01.06.2019 change 01.06.2019

Capsules with bacteria for wastewater treatment

Source: A. Banach-Wiśniewska Source: A. Banach-Wiśniewska

Bacteria that help in wastewater treatment can be enclosed in gel capsules to perform their task more effectively. Scientists from the Silesian University of Technology are working on such capsules.

Many processes used in biotechnology are based on the activity of bacteria. They include those that fulfil their functions extremely effectively and therefore are often used on an industrial scale.

One such promising modern process used in wastewater treatment is anaerobic oxidation of ammonia - anammox. "It allows to reduce the cost of purification, because it is an anoxic process. It does not require oxygenation, because microorganisms use inorganic compounds instead of oxygen in the breathing process. In addition, it is autotrophic, which means that it does not need an additional carbon source" - says Anna Banach-Wiśniewska, PhD student at the Department of Environmental Biotechnology of the Silesian University of Technology.

But this process is not perfect. In particular, a problem is the temperature of 30 degrees C that is optimal for the development and activity of anammox bacteria. Unfortunately, wastewater in our latitudes is much cooler. Therefore, introducing this process into the main technological line of a sewage treatment plant is problematic, because bacteria are too cold there. They cease to function efficiently, which results in low efficiency of wastewater treatment. Anammox bacteria have one more disadvantage. They grow very slowly, which is why it is extremely difficult to multiply and launch them.

It turns out that there is a solution to these bacterial problems. It`s so-called immobilization of microorganisms.

"This process can be based on trapping, enclosing bacteria in a gel carrier. A mini-capsule is created that contains microorganisms appropriate for a given process" - says the PhD student.

The capsule is a kind of trap, but it also protects bacteria against adverse effects such as low temperature. Such bacterial capsules not only efficiently carry out the anammox process in the bioreactor, they can also be a material for reproducing the process lost for various reasons after it has stopped. They can also used to run the process in a completely new place.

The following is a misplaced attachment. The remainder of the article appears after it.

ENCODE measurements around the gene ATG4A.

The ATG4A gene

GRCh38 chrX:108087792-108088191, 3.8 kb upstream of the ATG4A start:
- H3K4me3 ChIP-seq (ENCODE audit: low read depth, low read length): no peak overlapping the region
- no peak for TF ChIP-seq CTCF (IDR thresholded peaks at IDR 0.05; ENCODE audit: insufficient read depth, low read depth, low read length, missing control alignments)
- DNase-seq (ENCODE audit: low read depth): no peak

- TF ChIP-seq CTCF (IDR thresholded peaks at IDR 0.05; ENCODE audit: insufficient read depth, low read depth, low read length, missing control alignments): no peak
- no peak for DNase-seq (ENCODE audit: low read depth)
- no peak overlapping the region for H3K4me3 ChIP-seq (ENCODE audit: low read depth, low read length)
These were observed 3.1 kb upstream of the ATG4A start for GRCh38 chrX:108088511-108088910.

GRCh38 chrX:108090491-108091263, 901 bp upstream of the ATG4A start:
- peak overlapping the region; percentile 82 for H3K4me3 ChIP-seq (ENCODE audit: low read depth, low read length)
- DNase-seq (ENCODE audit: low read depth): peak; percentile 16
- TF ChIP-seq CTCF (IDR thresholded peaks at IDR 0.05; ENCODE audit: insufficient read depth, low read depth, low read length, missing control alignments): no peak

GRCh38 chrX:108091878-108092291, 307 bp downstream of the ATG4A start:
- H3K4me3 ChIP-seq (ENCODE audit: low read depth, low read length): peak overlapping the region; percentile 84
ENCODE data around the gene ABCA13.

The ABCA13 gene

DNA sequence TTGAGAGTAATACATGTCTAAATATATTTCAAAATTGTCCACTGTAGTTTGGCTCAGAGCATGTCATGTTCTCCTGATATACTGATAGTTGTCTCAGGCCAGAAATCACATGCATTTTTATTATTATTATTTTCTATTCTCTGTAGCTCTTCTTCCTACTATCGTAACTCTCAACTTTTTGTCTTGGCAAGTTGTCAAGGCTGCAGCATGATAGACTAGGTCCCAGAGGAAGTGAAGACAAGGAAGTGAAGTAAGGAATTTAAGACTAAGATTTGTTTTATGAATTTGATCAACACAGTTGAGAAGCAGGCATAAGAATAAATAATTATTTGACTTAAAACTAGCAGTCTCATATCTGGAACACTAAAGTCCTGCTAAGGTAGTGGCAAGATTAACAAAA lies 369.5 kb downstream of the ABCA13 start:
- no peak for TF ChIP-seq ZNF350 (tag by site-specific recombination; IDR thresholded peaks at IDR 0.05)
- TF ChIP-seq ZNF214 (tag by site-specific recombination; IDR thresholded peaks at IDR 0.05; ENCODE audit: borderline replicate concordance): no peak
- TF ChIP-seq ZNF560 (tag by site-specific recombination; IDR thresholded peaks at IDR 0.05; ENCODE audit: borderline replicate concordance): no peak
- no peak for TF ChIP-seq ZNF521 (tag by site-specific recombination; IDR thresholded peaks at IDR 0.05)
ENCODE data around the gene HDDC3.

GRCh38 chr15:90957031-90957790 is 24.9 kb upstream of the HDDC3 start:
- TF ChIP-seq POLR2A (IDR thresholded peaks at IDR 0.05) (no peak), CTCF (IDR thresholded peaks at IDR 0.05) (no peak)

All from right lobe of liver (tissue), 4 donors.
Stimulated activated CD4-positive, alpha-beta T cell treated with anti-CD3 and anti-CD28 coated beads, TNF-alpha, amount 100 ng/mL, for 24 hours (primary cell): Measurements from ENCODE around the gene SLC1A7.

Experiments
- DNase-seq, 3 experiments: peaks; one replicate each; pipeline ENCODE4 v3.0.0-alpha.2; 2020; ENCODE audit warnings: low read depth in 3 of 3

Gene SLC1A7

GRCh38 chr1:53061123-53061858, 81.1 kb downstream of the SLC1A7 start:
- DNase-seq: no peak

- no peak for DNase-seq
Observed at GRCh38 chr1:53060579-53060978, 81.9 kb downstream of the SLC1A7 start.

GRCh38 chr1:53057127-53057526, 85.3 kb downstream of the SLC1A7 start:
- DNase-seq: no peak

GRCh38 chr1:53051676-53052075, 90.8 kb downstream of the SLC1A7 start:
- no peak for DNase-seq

Immobilization of microorganisms is very commonly used in biotechnology, Banach-Wiśniewska says. Many substances are used for this process, including alginate, polyvinyl alcohol, bacterial cellulose, and even glass or porcelain.

Work related to immobilization mainly concerns the search for the most mechanically durable carriers, because the carrier should not disintegrate during the process, for example due to mixing. In addition, such substances must be safe for the environment and the entrapped microorganisms, and should be relatively cheap and easy to obtain. Therefore, the doctoral student tests various carriers and their combinations to choose the one that will best serve its purpose.

In research on increasing the efficiency of the anammox process, scientists combine immobilization with nanomaterials such as reduced graphene oxide or iron compounds. Such capsules not only allow for quick launch or reconstruction of the process, but also increase its effectiveness.

 

Dr. Aleksandra Ziembińska-Buczyńska

Dr. Aleksandra Ziembińska-Buczyńska, a professor at the Silesian University of Technology, is a microbiologist. She is the winner of the Popularizer of Science 2018 contest co-organized by PAP - Science in Poland and the Ministry of Science and Higher Education. Since 2017, he has been heading the Science Popularization Center of the Silesian University of Technology. In 2015, she took third place in the third Polish edition of the FameLab competition. On CANAL+ DISCOVERY she hosted "Wynalazcy przyszłości" ("Inventors of the Future"), where she presented Polish inventions and discoveries expected to change our world in the near future.

The article is a result of the program Spokespersons of Science organized by the Copernicus Science Centre and the British Council Foundation. The program facilitates establishing cooperation between scientists who promote knowledge and science journalists.

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